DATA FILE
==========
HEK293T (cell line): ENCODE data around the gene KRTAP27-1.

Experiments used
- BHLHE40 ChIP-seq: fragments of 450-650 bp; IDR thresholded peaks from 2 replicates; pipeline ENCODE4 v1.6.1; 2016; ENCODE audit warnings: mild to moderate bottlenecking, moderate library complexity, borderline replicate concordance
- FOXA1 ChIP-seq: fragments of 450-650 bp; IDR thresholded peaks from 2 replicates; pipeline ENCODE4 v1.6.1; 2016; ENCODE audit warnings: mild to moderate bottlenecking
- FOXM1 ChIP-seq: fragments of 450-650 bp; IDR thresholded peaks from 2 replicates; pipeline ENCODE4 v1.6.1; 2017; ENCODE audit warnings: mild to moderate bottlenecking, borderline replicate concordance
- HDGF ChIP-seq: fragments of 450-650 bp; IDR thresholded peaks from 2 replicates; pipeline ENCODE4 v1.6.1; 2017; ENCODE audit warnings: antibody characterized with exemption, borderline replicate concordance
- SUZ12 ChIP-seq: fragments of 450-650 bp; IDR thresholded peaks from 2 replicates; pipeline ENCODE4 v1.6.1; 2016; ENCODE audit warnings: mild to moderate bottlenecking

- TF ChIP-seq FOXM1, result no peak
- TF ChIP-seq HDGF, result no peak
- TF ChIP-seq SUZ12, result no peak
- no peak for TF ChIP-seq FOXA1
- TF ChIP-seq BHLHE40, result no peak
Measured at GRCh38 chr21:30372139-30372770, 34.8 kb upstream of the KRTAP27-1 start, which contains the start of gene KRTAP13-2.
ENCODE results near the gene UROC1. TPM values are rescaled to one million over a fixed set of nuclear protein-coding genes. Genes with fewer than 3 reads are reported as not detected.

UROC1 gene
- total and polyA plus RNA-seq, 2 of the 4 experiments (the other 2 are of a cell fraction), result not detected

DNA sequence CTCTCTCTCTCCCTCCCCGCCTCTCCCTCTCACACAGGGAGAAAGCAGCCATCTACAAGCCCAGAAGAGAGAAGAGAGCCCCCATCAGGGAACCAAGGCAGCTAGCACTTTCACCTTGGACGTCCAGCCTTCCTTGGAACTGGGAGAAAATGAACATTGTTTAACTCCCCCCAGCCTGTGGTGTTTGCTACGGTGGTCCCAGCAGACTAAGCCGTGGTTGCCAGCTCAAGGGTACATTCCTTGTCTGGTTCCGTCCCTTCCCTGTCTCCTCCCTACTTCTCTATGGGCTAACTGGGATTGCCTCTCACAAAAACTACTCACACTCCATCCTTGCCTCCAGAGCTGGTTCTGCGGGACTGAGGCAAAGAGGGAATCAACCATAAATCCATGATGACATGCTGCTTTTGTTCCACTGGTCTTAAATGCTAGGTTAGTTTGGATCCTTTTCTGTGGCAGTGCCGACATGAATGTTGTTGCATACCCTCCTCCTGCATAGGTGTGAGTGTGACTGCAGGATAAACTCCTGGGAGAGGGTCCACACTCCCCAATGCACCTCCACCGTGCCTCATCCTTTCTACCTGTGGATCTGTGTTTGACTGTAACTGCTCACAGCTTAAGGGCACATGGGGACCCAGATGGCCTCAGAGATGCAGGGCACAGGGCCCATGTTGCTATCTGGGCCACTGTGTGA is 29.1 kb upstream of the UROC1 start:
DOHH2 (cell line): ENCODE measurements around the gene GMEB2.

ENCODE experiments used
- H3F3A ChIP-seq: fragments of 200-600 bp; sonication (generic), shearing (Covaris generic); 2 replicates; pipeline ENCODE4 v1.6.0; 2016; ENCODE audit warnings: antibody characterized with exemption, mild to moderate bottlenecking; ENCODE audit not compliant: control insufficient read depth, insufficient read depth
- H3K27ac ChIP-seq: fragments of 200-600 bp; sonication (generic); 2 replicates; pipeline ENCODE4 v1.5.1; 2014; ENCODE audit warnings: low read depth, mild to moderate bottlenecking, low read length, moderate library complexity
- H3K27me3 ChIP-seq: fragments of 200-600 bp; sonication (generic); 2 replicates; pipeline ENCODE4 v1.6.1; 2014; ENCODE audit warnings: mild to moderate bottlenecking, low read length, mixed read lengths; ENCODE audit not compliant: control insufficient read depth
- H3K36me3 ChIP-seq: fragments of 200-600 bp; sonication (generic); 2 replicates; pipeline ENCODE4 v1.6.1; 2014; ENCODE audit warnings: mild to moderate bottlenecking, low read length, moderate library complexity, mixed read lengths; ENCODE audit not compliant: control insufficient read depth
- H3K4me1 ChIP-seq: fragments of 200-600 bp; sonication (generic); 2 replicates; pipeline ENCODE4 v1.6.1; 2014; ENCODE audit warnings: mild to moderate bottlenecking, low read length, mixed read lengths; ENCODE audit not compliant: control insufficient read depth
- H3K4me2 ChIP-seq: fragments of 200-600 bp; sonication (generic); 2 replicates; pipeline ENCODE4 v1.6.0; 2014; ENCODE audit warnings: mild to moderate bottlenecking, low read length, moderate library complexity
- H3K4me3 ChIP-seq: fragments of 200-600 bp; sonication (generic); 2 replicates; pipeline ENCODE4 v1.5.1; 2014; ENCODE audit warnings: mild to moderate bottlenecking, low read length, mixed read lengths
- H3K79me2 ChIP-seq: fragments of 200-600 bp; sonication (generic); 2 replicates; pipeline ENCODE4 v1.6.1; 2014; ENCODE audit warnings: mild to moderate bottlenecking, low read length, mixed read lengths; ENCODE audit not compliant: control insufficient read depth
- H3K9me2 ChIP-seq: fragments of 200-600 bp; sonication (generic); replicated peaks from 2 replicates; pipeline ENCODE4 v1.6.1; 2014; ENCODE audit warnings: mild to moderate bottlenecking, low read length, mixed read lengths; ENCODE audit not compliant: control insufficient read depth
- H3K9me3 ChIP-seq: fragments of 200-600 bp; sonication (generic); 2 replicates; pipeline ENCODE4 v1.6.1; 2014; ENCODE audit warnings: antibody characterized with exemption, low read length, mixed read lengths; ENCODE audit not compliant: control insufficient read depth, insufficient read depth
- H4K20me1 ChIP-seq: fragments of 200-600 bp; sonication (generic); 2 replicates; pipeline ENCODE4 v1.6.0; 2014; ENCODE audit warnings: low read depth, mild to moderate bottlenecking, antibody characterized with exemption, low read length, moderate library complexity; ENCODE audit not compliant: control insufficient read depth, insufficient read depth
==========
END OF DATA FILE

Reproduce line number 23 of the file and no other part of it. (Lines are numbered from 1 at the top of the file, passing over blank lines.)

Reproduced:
- H3K36me3 ChIP-seq: fragments of 200-600 bp; sonication (generic); 2 replicates; pipeline ENCODE4 v1.6.1; 2014; ENCODE audit warnings: mild to moderate bottlenecking, low read length, moderate library complexity, mixed read lengths; ENCODE audit not compliant: control insufficient read depth